RENO, Nev. (KRNV & MyNews4.com) - New numbers out by the conservative think tank, Manhattan Institute, show health care premiums for individual coverage under the Affordable Care Act in Nevada is rising, not falling.
The greatest increase is for men and it's across-the-board with a whopping 328% increase for young men, age 27, following the new law. Prior to the Affordable Health Care Act (ACA), the average premium for a male, age 27 was $71. Today it is $304. Women are not seeing price breaks either in health care coverage with the highest average increase hitting older women the hardest. Prior to the ACA, the premium for a woman, age 64, was $345. Under the ACA, the price has risen to $872 which is a 153% increase.
The numbers do not reflect the price breaks offered in the form of subsidies and tax credits to those who are eligible under Obamacare. It's estimated some 40 percent of Nevadans will not be eligible for price breaks. These numbers do indicate prices for individual coverage in Nevada are going up, not down.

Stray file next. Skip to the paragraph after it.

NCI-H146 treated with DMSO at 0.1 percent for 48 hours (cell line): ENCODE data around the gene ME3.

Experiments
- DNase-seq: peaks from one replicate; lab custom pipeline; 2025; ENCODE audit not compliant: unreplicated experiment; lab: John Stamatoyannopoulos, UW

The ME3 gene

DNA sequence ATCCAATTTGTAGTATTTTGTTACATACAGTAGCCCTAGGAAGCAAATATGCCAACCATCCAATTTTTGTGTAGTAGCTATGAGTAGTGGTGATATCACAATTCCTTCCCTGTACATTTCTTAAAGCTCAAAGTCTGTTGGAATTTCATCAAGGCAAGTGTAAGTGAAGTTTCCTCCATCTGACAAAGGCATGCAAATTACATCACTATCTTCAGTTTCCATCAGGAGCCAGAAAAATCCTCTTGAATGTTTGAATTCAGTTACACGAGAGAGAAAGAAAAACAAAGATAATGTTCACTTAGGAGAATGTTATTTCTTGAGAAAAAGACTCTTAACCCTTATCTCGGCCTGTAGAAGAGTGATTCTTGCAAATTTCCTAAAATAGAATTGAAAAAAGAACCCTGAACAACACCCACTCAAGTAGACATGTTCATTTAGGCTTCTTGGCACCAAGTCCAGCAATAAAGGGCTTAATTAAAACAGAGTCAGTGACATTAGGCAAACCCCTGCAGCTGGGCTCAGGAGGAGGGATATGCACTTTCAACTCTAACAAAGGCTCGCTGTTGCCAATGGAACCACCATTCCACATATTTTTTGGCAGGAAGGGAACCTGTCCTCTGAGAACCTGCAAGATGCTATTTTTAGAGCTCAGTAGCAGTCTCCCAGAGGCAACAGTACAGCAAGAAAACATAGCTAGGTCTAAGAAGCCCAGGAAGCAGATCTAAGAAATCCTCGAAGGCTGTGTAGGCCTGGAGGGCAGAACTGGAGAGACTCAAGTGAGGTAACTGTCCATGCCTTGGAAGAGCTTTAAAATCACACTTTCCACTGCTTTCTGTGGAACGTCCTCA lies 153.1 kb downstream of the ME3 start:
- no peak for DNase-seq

Valerie Clark, a health insurance expert with Clark and Associates said, "There are a lot of factors that line Nevada up to be a 'high price' state to buy insurance." She said due to lifestyle, Nevada's population is considered "sicker" and Nevada's population is also older. Additionally, she notes access to health care providers can drive up prices, particularly in the rural areas where health care prices are higher.
Clark also said higher premiums for individual coverage may not be the only change. She expects to see higher premiums for all Nevadans. She said, "You will see that across-the-board in almost every population, whether it is individual, whether its small group plans, even large group plans will probably see some degree of rate change."